The target photograph (2007)
creator(s) Heike Koenitz (conservator)

A central element of the installation is the target with an image of Stefan Lochner's "Madonna im Rosenhag". It consists of a four-legged metal stand, the target body made of aluminium and straw, a glass block and the photo (overall dimensions: 178 x 128 x 63 cm). The photo is a black-and-white print with a matt finish on PE paper and a diameter of 124 cm. According to the artist it was made in a Cologne photographic laboratory. At the time of making the large format represented a technical challenge. The back of the photo is signed Ul. Rosenbach. ’Glauben Sie nicht, daß ich eine Amazone bin’, 1975. Ul. Rosenbach in permanent black ink. The photo is fastened to the target with pins. Inserted into the central opening of the frame and the photo is a glass block consisting of five glass plates (each measuring 10 x 10 x 2.5 cm) bonded together and yellowed at the bonding edges, the front one of which has had a crack in it ever since a performance at the artist's studio in Düsseldorf in 1975. Positioned behind it during the performance was the video camera.

The originally circular, straw-filled frame has become ovoid under its own weight. Mounting the photo with pins has resulted in a large number of holes, tears and creases close together at the edge. The photo also has superficial soiling, yellowing, scratches, finger creases, creases and deformations from being transported and stored for long periods in unfavourable conditions.

The photo and the target structure with straw filling behind it have arrow holes in them. During the performance the artist shot 15 arrows at the target, most of which went through the photograph. Today there is a total of 27 large and small arrow holes, some of which were caused by the vandalism of museum visitors. The photo is torn at all the corners in the area of the opening for the camera.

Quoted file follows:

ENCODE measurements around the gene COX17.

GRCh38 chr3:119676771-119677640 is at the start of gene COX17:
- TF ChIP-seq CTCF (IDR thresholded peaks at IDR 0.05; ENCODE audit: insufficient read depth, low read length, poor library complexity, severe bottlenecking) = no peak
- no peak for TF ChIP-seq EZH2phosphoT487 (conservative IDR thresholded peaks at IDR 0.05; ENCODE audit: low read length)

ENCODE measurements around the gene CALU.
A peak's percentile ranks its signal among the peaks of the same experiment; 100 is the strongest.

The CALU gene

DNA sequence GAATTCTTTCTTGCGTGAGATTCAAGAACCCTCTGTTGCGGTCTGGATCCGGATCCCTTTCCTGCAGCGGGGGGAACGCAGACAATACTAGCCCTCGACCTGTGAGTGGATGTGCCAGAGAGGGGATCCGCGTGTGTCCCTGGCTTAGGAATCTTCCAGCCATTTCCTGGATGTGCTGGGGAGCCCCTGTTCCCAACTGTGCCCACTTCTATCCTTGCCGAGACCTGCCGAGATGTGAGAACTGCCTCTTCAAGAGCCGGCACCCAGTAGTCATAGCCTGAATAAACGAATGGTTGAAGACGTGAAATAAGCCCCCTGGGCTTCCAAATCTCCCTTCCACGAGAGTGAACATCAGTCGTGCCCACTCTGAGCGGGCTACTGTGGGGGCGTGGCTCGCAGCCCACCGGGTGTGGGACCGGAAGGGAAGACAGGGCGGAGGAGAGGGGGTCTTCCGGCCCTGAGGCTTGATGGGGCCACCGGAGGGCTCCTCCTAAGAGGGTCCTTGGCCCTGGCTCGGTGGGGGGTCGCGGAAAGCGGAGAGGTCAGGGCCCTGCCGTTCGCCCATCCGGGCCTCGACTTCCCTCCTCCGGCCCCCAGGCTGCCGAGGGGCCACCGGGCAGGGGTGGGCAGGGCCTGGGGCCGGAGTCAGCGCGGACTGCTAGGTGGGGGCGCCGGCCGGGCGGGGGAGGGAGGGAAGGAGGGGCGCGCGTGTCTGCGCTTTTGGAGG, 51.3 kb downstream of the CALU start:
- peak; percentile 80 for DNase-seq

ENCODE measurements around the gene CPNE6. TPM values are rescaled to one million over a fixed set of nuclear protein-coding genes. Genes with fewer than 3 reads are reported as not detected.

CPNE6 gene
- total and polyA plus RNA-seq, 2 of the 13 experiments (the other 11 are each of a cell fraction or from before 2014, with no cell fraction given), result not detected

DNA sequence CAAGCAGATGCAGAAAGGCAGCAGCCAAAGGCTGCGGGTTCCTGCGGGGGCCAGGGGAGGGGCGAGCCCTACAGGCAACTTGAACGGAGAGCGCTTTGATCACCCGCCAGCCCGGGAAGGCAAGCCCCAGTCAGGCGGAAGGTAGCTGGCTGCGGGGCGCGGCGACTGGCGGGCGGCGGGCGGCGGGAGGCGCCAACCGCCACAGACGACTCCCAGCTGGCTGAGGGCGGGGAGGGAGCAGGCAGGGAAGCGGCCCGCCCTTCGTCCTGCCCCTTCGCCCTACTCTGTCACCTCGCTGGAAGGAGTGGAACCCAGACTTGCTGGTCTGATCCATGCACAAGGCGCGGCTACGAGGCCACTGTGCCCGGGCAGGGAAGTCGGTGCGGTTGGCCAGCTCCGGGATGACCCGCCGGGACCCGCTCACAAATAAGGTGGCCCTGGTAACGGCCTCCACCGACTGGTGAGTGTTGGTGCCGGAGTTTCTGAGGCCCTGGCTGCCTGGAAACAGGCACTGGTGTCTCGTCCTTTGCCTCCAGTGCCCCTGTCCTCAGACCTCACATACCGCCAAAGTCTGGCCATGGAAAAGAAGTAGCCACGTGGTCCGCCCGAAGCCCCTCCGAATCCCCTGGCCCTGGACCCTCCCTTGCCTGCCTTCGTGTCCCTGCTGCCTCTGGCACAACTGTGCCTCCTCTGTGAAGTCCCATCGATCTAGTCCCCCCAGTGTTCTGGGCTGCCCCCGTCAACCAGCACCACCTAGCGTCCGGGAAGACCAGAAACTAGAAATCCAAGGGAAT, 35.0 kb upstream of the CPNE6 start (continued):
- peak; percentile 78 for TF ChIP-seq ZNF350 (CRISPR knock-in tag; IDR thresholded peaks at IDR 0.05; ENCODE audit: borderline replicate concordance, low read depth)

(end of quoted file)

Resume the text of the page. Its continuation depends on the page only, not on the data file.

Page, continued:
The condition of the photo is characterised mainly by wear marks indicating strain and tension while in the mounted state. The restoration concept therefore provides for repair of the tears and improved mounting to stabilise and prevent further rips and tears.

The front and back were cleaned with a goat's hair brush, the back also with AKA 1035 wischab Pulver weich eradicator and the front with lint and an 80:20 mixture of ethanol and water. Restoration involved smoothing out the creases with a Teflon spatula by running it lightly over smooth, soft Viledon (polyester fleece) and stabilising the creases with 1% gelatine from the front and backing the creases and closing the tears with RK-0 thickness Japan paper and gluing with Klucel E in the ratio 5 parts ethyl alcohol to 1 part Klucel. Tears and scratches on the front were coloured with black watercolour after the application of a barrier layer of 1% gelatine.

As the photo is weakened each time it is mounted with pins, a suitably gentle method of mounting was developed. Fastening to the target is now ensured by means of inserted flat magnetic plates located in pockets of solid Silversafe paper running round the edge of the photo at the back. Inserted in the straw correspondingly are magnets on steel pins which exert magnetic force. The best method of fastening the pockets to the PE-coated back of the photo was to use acrylate-adhesive-based double-adhesive tape (Light Impressions® Film Tape # 415), which does not penetrate the photo paper and, if necessary, can be easily removed again by rubbing the surface. The magnets can be left in the pockets during storage but can also be removed at any time, e.g. for later replacement. This method of mounting is invisible from the front; some pins can be inserted in the old pinholes to preserve the original appearance.
A problem was posed by the reconstruction of the arrangement of the arrows in the target.

As there are more holes than arrows, deciding which arrow went in which hole was difficult. In accordance with the artist's statement that 15 arrows were shot, arrows were stuck through 15 holes in the photograph and into the straw behind. Important guidance was provided by a greatly magnified overall view of the installation in the museum from 1986-1993.

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